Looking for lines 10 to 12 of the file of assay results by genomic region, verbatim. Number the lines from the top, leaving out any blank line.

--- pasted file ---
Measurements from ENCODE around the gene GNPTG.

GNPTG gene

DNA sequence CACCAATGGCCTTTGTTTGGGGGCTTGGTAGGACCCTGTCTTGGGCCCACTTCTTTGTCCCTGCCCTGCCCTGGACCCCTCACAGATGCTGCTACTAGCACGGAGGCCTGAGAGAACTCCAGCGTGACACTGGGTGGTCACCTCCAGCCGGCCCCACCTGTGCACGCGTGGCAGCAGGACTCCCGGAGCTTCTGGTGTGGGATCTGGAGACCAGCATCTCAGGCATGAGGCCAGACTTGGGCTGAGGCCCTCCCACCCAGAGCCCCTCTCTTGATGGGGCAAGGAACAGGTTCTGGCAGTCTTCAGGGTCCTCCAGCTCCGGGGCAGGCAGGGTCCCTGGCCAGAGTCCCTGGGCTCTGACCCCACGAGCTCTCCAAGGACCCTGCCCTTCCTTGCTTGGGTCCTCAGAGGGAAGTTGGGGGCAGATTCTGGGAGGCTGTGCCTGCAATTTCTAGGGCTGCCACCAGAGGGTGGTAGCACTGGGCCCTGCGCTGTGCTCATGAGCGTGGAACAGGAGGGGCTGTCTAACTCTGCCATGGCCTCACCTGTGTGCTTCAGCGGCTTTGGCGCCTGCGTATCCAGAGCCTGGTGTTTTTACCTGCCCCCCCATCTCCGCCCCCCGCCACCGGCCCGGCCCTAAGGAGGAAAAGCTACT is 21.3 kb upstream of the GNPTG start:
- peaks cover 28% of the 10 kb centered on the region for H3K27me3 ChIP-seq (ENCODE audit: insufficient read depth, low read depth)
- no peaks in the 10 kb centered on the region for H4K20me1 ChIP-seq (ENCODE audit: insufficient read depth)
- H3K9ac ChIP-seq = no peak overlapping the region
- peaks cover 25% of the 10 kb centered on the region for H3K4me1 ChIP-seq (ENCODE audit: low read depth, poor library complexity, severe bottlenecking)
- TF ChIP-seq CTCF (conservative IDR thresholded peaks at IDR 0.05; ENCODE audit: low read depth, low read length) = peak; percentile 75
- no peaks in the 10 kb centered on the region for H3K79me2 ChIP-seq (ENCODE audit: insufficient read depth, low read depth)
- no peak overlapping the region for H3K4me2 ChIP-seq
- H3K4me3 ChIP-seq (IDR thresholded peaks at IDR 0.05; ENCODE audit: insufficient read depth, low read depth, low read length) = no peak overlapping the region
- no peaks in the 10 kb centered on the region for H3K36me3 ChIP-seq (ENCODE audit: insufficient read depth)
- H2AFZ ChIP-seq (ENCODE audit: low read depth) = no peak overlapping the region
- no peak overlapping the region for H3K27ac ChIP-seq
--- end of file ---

- no peak overlapping the region for H3K4me2 ChIP-seq
- H3K4me3 ChIP-seq (IDR thresholded peaks at IDR 0.05; ENCODE audit: insufficient read depth, low read depth, low read length) = no peak overlapping the region
- no peaks in the 10 kb centered on the region for H3K36me3 ChIP-seq (ENCODE audit: insufficient read depth)